Now that doesn't look ominous at all, right?
--Actually, it's not. I've blogged about it before. As near as I can tell, it's a good-faith effort to start making a somewhat-creaky system work better: it's part of FCC's "countdown" graphic for the first official National EAS Test. If you're like me, you still think of it as the Emergency Broadcast System, bit of a Cold War relic.
It hasn't actually been that for years; mostly behind the scenes, it disseminates severe-weather and abducted-child warnings to broadcasters and cable TV systems. The one thing they've never tried is the thing you see in movies: a nationwide message.
So they're going to test it, coast to coast, with a real alert code and a whole lot of spoken reminders that it is only a test. The guys leading the effort, as far as I can find out, are not FCC but FEMA, specifically a handful of upper-midlevel types of the sort that ends up doing the heavy lifting it takes to keep the wheels in motion in any large enterprise. (Most bureaucracies have 'em; they do all the real work and get little if any credit). They realized they had a useful but dull tool available and are undertaking to sharpen it. While it's my tax money and yours, it's a sunk cost; we're not gonna get a refund if it fails, so why not tune the system up?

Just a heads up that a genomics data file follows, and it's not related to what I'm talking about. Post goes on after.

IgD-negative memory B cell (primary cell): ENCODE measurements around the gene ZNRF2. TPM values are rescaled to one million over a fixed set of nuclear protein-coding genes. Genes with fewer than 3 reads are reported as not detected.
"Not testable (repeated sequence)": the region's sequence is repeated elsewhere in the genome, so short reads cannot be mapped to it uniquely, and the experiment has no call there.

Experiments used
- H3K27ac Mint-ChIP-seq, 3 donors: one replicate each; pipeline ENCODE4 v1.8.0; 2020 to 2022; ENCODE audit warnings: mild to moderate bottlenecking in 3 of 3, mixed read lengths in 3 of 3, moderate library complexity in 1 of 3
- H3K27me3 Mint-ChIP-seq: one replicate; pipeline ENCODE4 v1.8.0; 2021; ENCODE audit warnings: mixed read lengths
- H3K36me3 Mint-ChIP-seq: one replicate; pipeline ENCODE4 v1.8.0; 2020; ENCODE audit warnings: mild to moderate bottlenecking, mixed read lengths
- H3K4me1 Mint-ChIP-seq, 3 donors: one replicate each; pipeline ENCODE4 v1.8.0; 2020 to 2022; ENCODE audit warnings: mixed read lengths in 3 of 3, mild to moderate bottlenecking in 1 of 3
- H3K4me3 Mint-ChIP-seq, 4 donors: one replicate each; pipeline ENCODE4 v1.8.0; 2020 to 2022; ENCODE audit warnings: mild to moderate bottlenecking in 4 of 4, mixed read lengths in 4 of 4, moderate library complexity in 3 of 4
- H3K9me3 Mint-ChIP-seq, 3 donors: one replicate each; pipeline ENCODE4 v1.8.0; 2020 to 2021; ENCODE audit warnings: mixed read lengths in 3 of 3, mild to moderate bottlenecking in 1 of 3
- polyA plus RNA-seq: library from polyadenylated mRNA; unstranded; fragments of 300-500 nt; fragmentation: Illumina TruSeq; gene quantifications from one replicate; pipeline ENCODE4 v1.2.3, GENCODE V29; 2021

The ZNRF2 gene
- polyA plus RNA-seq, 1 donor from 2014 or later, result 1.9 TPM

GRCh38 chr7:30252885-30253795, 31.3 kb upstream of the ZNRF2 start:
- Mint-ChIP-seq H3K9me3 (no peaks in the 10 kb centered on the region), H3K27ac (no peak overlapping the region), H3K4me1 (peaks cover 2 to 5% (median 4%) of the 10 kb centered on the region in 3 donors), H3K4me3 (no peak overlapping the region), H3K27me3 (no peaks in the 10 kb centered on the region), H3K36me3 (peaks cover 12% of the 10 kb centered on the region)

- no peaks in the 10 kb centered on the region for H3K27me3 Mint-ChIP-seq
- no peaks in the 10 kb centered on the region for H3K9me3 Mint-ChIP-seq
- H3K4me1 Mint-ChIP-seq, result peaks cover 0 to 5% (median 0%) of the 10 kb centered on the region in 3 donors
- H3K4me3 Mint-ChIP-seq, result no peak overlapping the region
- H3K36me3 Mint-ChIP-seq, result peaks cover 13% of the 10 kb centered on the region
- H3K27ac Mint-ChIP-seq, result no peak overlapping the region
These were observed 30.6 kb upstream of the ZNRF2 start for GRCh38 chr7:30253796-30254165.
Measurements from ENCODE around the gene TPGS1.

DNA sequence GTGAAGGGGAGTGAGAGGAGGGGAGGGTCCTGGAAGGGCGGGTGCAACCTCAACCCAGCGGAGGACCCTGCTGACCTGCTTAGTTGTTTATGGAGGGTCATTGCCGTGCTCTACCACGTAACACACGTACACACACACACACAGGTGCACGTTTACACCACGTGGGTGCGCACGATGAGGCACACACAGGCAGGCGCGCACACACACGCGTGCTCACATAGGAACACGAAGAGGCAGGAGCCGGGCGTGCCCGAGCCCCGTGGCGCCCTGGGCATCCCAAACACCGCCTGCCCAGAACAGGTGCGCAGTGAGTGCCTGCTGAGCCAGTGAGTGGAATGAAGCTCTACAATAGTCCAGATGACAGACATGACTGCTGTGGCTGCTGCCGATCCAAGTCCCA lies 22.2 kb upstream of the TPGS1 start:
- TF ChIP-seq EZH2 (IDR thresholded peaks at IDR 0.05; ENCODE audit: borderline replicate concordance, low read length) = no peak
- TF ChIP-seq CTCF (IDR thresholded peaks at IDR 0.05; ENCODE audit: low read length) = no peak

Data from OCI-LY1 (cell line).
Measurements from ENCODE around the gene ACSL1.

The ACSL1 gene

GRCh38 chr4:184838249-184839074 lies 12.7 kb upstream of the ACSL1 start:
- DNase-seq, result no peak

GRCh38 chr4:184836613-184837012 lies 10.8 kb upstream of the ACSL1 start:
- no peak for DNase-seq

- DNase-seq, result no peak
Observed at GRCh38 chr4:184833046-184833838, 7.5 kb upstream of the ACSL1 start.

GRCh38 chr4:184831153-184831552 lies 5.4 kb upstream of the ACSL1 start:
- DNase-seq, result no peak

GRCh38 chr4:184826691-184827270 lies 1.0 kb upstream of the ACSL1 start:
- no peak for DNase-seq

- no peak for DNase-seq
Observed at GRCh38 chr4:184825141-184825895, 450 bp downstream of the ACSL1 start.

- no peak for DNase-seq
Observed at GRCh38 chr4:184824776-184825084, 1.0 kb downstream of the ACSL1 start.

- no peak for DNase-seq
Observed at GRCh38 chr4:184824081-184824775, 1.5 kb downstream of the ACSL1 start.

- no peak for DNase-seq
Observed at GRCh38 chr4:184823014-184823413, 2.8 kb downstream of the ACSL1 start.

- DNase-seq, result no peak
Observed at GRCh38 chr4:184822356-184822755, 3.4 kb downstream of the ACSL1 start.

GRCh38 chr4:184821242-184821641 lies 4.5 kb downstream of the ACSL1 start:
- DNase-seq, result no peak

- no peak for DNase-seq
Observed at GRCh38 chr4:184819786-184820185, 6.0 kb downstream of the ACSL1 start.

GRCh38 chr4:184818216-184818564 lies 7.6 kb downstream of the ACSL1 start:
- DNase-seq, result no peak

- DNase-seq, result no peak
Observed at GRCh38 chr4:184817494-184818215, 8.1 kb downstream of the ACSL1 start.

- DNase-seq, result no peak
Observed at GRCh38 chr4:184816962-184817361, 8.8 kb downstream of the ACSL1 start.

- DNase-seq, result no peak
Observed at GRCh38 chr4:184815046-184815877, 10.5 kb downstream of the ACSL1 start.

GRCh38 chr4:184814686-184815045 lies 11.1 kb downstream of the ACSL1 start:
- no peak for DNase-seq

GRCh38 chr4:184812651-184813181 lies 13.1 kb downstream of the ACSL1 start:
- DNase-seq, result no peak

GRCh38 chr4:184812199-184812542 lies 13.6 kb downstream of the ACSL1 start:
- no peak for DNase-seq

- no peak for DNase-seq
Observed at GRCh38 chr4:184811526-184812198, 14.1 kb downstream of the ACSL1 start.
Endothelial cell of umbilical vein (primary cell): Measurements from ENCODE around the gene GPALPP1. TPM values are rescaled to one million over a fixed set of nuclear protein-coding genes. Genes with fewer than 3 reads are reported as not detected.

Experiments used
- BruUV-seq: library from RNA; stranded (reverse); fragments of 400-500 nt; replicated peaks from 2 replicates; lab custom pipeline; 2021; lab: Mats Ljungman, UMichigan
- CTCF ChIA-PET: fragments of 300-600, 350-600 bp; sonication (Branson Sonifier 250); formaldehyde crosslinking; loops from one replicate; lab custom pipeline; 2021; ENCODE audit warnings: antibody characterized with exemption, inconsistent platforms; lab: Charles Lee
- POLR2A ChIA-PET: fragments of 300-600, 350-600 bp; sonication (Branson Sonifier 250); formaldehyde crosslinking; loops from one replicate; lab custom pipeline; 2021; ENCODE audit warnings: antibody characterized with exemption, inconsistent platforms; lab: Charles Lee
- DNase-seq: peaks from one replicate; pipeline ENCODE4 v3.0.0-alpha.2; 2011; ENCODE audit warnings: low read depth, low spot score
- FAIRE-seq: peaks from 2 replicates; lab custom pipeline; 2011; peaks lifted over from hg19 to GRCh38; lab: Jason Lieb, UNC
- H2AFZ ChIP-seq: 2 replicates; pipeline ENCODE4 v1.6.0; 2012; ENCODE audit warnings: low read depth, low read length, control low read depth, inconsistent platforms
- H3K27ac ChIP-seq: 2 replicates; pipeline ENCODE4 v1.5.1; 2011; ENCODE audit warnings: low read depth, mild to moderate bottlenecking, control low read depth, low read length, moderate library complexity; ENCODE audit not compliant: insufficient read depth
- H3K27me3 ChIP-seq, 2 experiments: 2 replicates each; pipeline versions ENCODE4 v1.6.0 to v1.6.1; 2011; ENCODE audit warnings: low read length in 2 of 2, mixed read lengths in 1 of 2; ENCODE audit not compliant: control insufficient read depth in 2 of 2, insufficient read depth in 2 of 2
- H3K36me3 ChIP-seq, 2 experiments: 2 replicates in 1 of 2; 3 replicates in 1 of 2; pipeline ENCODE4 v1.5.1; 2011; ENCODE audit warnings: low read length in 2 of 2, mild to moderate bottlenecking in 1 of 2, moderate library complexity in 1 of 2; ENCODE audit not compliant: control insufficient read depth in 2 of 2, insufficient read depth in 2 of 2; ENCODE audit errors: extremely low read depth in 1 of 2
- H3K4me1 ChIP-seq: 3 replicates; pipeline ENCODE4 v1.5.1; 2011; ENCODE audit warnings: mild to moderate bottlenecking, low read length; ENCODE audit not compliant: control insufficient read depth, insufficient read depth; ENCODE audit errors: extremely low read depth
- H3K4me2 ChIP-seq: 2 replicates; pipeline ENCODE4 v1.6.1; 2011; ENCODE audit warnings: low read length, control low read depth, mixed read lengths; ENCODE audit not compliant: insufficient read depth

This should be...interesting.
(As for the FCC's graphic, it's certainly striking but I kind of wonder if it was done by the same artist who dreamed up the seal for IAO, the TLA that isn't. They might want to scale it back a bit. Just a bit.)
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